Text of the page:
3. Unmounting: This is the last phase when a component is removed from the DOM.

The actions based on user events are called events, like when the user clicks something, changes something, mouseover, etc.

Points to be noted for adding events in React.

  • React events are written in camelCase syntax like onClick
  • React event handlers are written inside curly braces.

This is the simplest part of all, There are many ways to style React with CSS, I am not gonna go into the example of each way, I will just describe the few I used and think are good to get the job done.

  • Inline styling
<h1 style={{color: "red"}}>Hello Style!</h1>
  • camelCased Property names
<h1 style={{backgroundColor: "lightblue"}}>Hello Style!</h1>
  • JavaScript Object: Declare the styles in a completely different chunk of JS code.
const mystyle = {
color: "white",
backgroundColor: "DodgerBlue",
padding: "10px",
fontFamily: "Arial"
  • Last but not only limited to, Stylesheet, To create a different file to maintain the styles for your components. The important part for creating different stylesheet is that, when you import and mention you class name in react component, you have to use className syntax instead of class as in regular HTML.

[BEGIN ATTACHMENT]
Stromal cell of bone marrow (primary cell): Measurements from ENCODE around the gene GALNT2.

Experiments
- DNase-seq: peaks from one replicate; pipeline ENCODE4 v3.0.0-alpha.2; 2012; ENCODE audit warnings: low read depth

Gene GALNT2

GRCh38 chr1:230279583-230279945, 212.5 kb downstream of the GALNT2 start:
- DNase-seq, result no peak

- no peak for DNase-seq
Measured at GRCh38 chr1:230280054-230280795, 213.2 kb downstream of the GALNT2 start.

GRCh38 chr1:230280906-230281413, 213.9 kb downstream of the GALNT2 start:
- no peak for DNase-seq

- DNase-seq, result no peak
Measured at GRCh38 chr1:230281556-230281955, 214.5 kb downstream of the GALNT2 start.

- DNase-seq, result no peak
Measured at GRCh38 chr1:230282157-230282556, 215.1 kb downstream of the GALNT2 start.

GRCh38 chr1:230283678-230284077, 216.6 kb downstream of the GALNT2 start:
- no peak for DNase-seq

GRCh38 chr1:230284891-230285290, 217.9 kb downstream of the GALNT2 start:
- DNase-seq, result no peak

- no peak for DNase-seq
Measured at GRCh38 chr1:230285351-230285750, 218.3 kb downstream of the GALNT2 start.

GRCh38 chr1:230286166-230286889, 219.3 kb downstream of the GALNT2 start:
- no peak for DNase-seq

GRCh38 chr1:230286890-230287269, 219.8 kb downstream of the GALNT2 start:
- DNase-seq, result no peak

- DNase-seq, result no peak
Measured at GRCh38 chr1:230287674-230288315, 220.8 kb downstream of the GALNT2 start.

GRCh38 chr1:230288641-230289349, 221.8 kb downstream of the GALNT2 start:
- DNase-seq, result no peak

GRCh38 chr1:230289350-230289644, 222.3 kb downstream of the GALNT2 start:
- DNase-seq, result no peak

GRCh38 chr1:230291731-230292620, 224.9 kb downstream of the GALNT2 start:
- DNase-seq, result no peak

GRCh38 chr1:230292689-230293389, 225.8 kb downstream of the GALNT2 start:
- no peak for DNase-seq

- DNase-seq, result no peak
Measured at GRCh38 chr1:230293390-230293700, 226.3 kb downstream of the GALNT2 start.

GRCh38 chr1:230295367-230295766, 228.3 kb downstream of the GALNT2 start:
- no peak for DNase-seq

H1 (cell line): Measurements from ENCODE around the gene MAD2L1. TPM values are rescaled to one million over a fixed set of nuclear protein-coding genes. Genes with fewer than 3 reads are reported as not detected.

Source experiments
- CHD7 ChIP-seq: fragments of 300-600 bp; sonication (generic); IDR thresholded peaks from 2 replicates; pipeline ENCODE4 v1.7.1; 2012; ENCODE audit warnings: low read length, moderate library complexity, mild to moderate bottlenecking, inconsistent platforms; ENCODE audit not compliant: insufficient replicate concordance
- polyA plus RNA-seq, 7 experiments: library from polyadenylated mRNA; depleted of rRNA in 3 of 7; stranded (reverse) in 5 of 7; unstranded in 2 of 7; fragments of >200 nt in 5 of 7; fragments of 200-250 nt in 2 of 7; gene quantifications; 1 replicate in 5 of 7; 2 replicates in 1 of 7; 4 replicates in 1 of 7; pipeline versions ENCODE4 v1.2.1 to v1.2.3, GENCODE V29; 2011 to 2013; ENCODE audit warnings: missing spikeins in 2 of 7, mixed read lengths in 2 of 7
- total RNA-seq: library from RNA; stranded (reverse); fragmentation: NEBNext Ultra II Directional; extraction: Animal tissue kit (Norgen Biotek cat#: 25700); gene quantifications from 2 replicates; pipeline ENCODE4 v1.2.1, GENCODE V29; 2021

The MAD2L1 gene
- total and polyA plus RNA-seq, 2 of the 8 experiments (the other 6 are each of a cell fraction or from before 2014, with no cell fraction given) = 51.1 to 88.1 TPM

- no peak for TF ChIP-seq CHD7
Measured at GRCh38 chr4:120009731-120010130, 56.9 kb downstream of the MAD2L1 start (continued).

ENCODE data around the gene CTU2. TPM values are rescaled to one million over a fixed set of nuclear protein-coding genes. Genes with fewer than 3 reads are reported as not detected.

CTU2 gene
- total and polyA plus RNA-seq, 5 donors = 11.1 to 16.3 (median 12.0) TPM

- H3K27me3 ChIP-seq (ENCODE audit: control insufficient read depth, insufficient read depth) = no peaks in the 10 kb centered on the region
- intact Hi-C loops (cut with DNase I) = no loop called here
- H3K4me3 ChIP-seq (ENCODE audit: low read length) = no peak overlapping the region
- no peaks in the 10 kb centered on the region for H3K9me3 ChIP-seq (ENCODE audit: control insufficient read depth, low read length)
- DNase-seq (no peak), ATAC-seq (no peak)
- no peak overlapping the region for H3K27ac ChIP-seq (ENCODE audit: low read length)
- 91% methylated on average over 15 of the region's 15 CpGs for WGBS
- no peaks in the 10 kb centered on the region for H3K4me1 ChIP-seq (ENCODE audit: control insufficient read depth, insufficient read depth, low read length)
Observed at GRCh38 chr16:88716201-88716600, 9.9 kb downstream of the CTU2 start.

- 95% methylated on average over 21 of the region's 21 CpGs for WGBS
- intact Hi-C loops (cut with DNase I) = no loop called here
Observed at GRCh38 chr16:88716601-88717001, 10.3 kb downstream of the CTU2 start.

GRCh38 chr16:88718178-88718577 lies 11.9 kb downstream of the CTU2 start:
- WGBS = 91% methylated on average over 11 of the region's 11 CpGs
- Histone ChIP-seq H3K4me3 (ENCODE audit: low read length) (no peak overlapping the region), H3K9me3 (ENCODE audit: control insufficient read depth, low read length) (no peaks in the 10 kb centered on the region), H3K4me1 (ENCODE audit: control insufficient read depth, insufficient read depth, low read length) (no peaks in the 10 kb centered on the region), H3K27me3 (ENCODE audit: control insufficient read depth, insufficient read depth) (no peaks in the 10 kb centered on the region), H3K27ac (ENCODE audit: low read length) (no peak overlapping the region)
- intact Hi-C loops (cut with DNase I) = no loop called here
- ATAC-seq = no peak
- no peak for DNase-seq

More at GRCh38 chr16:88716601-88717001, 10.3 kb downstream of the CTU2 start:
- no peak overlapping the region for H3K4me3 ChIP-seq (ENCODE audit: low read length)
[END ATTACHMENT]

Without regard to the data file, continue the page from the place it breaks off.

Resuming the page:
Upcoming week, I will be implementing small projects based on the fundamentals and will move on to intermediate topics, stay tuned in. Thanks for reading.

For the fundamentals, these two resources came in really handy. This youtube playlist is really informative, the author explains both the classed-based components and functional components plus the difference too.



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Dhruv Sharma

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I write about Javascript | python | Mindfulness and Psychedelics.

Nerd For Tech

NFT is an Educational Media House. Our mission is to bring the invaluable knowledge and experiences of experts from all over the world to the novice. To know more about us, visit